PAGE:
A careful examination of the wording of the relevant provisions of Resolution 242 (1967) has led to the conclusion that the interpretation favored by the Arab states is misleading. By this resolution the Security Council has laid down several principles that should lead to a peaceful solution of the Arab-Israeli conflict. Among these principles are an Israeli withdrawal from territories occupied in 1967 to new secure and recognized boundaries, to be established by agreement, and the need for a just settlement of the refugee problem, without any reference to a right of return. The solution may include a right to settle in the Palestinian state after its establishment, settlement and integration in other states (Arab and non-Arab), and perhaps the return of a small number to Israel if compelling humanitarian reasons are involved, such as family unification.32
Negotiations with Egypt and with Jordan on the basis of Resolution 242 (1967) have already led to two peace treaties (1979 with Egypt, 1994 with Jordan). Let us hope that soon more peace treaties will follow.
* * *
* The author wishes to thank Dr. Ofra Friesel for her very helpful remarks.
1. This article is partly based on a previous paper by the author (“Resolution 242 at Twenty-five”) published in 26 Israel Law Review (Is.L.R.) 295 (1992). The following essay is published with the kind permission of the Is.L.R. The author has discussed the subject with a great number of experts, and the list is too long to be fully reproduced. Special thanks are due to Prof. Eugene V. Rostow, Ambassador Joseph Sisco, Prof. William V. O’Brien, Mr. Herbert Hansell, Dr. Shavit Matias, Brig. Gen. Ilan Shiff, Ambassador Dr. Robbie Sabel, Justice Elyakim Rubinstein, and Messrs. Daniel Taub, David Kornbluth, Benjamin Rubin, and Joseph Ben Aharon. Needless to say, the responsibility for the contents is the author’s.
2. Adnan Abu Odeh, Nabil Elaraby, Meir Rosenne, Dennis Ross, Eugene Rostow, and Vernon Turner, UN Security Council Resolution 242: The Building Block of Peacemaking (Washington, DC: Washington Institute for Near East Policy, 1993).
3. E.g., John McHugo, “Resolution 242: A Reappraisal of the Right-Wing Israeli Interpretation of the Withdrawal Phrase with Reference to the Conflict between Israel and the Palestinians,” 51 International and Comparative Law Quarterly (2002) 851-882, reprinted in Victor Kattan, ed., The Palestine Question in International Law (London: British Institute of International and Comparative Law, 2008), 357-387.
4. See, e.g., Ruth Lapidoth, supra note 1, at 305-306, 311-316.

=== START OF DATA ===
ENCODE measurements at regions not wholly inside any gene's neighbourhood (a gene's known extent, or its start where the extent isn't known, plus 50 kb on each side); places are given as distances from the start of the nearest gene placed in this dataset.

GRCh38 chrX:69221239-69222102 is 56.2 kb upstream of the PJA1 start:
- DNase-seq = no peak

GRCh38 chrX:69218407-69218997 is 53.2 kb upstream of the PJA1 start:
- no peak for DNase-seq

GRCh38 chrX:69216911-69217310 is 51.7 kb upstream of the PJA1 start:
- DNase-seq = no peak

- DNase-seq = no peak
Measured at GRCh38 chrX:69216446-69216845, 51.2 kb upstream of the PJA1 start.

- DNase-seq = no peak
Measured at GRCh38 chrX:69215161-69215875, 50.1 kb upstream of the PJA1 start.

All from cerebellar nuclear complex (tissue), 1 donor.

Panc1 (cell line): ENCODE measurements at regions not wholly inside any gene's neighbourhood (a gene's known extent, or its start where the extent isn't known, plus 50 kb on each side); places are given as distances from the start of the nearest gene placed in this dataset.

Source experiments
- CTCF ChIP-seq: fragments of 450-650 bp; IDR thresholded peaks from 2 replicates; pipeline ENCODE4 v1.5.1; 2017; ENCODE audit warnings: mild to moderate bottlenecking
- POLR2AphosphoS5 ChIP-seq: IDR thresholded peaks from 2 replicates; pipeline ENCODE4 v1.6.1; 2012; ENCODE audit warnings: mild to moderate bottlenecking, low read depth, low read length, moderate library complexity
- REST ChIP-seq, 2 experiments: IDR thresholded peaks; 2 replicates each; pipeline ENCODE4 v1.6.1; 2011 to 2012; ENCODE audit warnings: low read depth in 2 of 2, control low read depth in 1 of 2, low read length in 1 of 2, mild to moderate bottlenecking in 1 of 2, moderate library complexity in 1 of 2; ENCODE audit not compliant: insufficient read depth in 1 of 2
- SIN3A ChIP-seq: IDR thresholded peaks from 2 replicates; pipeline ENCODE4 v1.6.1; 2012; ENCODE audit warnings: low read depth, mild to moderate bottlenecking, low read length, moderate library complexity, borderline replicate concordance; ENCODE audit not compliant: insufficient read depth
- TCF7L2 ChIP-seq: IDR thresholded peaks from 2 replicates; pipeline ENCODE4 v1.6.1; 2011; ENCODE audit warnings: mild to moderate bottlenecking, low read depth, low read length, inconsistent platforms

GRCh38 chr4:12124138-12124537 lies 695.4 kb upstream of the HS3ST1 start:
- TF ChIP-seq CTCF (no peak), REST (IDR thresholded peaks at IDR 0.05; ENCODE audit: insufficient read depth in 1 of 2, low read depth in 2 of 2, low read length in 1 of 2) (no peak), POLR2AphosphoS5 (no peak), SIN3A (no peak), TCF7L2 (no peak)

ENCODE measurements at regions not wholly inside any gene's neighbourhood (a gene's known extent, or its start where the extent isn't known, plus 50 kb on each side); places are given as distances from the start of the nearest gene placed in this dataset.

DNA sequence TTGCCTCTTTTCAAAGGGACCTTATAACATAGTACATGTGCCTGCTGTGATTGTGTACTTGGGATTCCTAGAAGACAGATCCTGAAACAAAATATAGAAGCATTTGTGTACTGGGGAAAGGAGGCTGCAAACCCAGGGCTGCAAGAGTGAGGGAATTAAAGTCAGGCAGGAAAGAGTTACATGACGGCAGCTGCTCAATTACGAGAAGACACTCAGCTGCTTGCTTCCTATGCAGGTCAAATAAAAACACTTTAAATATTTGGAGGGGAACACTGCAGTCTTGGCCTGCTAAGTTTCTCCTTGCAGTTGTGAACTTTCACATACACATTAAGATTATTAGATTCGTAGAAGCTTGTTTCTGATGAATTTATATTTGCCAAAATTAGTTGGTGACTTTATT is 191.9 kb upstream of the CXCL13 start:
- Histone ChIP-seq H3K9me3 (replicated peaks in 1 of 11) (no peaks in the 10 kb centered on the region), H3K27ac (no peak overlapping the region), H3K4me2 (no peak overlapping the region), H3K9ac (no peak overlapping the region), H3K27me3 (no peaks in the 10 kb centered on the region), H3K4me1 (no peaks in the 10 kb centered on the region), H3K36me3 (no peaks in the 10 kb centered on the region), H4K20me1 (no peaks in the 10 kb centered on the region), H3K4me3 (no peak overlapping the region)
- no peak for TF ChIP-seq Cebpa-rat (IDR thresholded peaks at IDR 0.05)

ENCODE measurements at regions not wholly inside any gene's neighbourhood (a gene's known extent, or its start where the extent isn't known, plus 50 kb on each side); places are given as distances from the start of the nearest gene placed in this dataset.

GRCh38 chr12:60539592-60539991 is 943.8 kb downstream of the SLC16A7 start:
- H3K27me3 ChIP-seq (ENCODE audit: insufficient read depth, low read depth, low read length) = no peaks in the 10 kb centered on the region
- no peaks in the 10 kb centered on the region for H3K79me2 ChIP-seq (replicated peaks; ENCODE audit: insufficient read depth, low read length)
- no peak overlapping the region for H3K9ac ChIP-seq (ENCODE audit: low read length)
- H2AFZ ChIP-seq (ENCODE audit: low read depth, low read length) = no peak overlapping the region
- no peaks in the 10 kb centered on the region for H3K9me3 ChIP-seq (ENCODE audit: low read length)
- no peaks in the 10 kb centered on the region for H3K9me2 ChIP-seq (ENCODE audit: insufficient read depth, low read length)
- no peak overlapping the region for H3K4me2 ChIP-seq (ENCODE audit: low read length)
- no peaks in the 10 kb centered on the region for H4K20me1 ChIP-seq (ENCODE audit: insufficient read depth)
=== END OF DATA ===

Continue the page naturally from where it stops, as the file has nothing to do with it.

5. The French version reads: “retrait des forces armees israeliennes des territoires occupes lors du recent conflit.”
6. SCOR, 22nd year, Resolutions and Decisions, 8-9. For the legislative history of the resolution, see Arthur Lall, The UN and the Middle East Crisis, 1967 (New York: Columbia University Press, 1968).
7. UN Press Release SG/SM/4718 of March 19, 1992, p. 11, and the clarification, DPI of March 20, 1992.
8. Lord Caradon, the Representative of Great Britain, SCOR, 22nd year, 1373rd meeting, November 9, 1967, p. 18, section 164; Ambassador A. Goldberg of the USA, ibid., 1377th meeting, November 15, 1967, p. 6, section 54; the Representative of Denmark, Mr. Borch, at the 1373rd meeting, November 9-10, 1967, p. 24, section 235; the Representative of Canada, Mr. Ignatieff, at the 1373rd meeting, p. 22, section 212, and at the 1377th meeting, p. 9, section 86; the Representative of Nigeria, Mr. Adebe, at the 1373rd meeting, November 9/10, 1967, p. 12, section 107. It is true that in 1971 the International Court of Justice decided that a resolution taken in accordance with Chapter VI can also be a binding decision (Legal Consequences for States of the Continued Presence of South Africa in Namibia [South West Africa] Notwithstanding Security Council Resolution 276 (1970), International Court of Justice, Reports 1971, p. 16, sections 113 and 114). But this was not the prevalent view in 1967, when the discussions on Resolution 242 took place in the Council. See John W. Halderman, The United Nations and the Rule of Law (Dobbs Ferry, NY: Oceana, 1967), 65-89. See also Julius Stone, No Peace-No War in the Middle East (Sydney: Maitland, 1969), 23-24; Jean Dehaussy, “La crise du Moyen-Orient et l’O.N.U.,” 95 Journal de droit international (1968) 853-888; Shabtai Rosenne, “Directions for a Middle East Settlement: Some Underlying Legal Problems,” 33 Law and Contemporary Problems (1968) 44-67, at 57; Yehuda Z. Blum, Secure Boundaries and Middle East Peace in the Light of International Law and Practice (Jerusalem: Hebrew University, 1971), 63-64, n. 127; Yoram Dinstein, “The Legal Issues of ‘Para-War’ and Peace in the Middle East,” 44 St. John’s Law Review (1970) 477; Amos Shapira, “The Security Council Resolution of November 1967: Its Legal Nature and Implications,” 4 Is.L.R. (1969) 229-241; Philippe Manin, “Les efforts de l’Organisation des Nations Unies et des Grandes Puissances en vue d’un Reglement de la crise au Moyen-Orient,” 15 Annuaire Francais de droit international (1969) 154-182, at 158-159; Pierre-Marie Martin, Le Conflit Israelo-arabe: recherches sur l’emploi de la force en droit international public positif (Paris: Librairie generale de droit et de jurisprudence, 1973), 232-234.
9. Arthur J. Goldberg, “A Basic Mideast Document: Its Meaning Today,” lecture presented at the Annual Meeting of the American Jewish Committee, May 15, 1969.
10. Sydney D. Bailey, The Making of Resolution 242 (Dordrecht: Martinus Nijhoff, 1985), at 178-179.
11. Eugene V. Rostow, “The Illegality of the Arab Attack on Israel of October 6, 1973,” 69 American Journal of International Law (Am.J.Int’l.L.) (1975) 272-289, at 275. Resolution 338 states:
The Security Council
1. Calls upon all parties to the present fighting to cease all firing and terminate all military activity immediately, no later than 12 hours after the moment of the adoption of this decision, in the positions they now occupy;
2. Calls upon the parties concerned to start immediately after the cease-fire the implementation of Security Council Resolution 242 (1967) in all of its parts;